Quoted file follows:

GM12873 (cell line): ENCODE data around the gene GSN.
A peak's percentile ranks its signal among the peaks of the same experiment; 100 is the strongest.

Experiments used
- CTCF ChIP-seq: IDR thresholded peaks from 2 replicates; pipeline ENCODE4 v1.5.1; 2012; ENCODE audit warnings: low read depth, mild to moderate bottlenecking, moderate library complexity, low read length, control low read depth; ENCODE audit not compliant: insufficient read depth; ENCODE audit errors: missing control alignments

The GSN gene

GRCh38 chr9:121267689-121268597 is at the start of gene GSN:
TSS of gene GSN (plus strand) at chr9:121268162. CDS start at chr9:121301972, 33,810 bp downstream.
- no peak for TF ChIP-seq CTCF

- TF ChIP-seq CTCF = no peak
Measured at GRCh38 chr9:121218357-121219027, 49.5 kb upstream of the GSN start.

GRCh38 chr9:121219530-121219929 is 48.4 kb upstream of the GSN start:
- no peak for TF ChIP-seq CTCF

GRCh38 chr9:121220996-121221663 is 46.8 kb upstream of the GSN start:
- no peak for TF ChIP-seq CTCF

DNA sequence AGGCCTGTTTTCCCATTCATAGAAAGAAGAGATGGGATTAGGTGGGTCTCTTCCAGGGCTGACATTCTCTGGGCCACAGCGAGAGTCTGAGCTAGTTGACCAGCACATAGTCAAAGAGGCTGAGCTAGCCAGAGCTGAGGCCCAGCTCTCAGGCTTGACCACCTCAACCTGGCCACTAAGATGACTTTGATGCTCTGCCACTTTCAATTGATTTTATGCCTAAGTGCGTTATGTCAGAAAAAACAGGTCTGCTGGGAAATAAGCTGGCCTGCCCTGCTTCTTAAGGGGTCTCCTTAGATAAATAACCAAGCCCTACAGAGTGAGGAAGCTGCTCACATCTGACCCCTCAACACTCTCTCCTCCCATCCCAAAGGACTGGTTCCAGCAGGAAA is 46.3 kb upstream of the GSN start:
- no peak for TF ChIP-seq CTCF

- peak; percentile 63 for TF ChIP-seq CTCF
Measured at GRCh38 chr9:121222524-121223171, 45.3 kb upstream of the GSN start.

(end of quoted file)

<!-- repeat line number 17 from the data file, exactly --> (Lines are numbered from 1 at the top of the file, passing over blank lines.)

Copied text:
- peak; percentile 63 for TF ChIP-seq CTCF